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Andruw Jones in the Yankees Dugout
With the amount of pinch-hitting required for National League teams—especially those with a strong and flexible bullpen—a variety of bench players is a must.
Lefty Eric Hinske has been incredible for the Braves and is currently hitting .357 on the season and .294 as a pinch-hitter. Brooks Conrad has also proven to have some pop from the right side of the plate, but his disastrous fielding in 2010 (3 errors in the Divisional Series, tying an all-time record) and slow start to 2011 (currently hitting .125) proves that he may no longer be a viable option for the Braves.
Could Andruw Jones, the King of Strikeouts himself, really be an option for the Braves? He had the best years of his career in Atlanta, hitting over 350 homers for the Braves. He is a 10-time Golden Glover in the outfield and currently backs up all three outfield spots for the Yankees, so the potential as a defensive replacement still exists.
Outfield help is something the Braves will definitely need in 2011, and a player with Andruw’s flexibility could prove to be incredibly valuable.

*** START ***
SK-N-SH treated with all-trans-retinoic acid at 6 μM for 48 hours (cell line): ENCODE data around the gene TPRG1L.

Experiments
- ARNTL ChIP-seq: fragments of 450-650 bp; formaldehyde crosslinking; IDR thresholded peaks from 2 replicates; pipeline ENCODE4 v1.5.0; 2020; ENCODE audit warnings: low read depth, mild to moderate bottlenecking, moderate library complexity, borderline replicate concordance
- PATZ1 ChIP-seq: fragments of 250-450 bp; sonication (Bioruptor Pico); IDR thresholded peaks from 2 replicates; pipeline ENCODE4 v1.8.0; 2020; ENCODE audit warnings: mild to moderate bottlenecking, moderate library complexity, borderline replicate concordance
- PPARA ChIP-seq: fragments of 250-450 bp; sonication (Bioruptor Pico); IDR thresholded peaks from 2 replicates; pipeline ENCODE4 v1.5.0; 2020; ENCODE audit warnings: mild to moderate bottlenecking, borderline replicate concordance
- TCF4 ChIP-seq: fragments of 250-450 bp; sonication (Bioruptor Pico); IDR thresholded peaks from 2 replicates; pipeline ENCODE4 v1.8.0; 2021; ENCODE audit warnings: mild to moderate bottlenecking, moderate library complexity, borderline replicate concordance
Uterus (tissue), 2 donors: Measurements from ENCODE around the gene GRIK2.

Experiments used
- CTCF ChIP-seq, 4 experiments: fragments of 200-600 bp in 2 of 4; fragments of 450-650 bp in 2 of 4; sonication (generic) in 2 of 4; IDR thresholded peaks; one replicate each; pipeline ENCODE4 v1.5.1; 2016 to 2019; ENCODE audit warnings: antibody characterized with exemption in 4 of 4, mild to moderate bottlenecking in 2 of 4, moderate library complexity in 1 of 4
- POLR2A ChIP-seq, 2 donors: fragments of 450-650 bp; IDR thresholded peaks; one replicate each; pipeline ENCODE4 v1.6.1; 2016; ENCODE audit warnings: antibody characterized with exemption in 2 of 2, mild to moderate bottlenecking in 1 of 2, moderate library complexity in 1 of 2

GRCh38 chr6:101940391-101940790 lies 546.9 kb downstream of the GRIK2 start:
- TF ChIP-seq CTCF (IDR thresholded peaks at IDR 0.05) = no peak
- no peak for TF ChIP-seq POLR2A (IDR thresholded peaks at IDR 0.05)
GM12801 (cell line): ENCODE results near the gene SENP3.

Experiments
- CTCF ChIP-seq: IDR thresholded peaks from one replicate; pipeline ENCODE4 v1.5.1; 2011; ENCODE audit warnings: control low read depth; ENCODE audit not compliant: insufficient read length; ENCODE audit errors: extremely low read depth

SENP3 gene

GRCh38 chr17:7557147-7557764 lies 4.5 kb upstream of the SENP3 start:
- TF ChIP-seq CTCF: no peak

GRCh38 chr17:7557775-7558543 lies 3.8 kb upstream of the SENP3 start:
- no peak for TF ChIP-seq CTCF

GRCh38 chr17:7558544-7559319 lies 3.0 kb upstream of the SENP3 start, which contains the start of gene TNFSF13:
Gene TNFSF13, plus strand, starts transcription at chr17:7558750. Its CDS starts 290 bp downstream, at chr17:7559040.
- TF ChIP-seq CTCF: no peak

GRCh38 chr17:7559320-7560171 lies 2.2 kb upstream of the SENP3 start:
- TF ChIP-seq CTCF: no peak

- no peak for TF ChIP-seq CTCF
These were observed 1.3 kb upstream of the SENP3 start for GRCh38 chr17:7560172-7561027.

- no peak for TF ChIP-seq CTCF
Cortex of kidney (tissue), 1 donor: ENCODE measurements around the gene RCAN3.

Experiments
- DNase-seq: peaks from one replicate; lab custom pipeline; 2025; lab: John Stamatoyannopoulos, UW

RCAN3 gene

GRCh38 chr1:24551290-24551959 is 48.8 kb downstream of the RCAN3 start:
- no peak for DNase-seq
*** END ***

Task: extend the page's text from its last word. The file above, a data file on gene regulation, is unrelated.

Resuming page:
Right fielder Jason Heyward has missed several games recently due to shoulder inflammation. Nate McLouth has picked up his bat after being moved to the 8th spot in the lineup, but the potential to revert back to his ugly 2010 batting average of .195 always looms over the center fielder. Martin Prado seems locked into the left field job, but he also backs up 38-year-old Chipper Jones at third, and is currently the team’s best defensive second baseman, so plenty of chances will be made available in left.
But seriously, Andruw Jones? Is he the answer?
The 34-year-old has never been linked to steroids and has been a viable offensive threat as recently as three years ago. Perhaps all he needs is a change of scenery to revert back to his old ways of punishing anyone who dares leave a fastball up and in. And at just $2 million, he’s a cost efficient option with a huge upside if utilized correctly.
As previously mentioned, the Yankees are desperate for rotation help. The Braves are just the opposite—they have too many starting pitchers.
Mike Minor and Rodrigo Lopez both currently reside in Triple-A Gwinnett and would compete to be a third or fourth starter on most clubs. Trading either of them or Brandon Beachy for Jones would not be too much of a stretch, especially if the Braves can get a couple expiring contracts, picks, or prospects in return.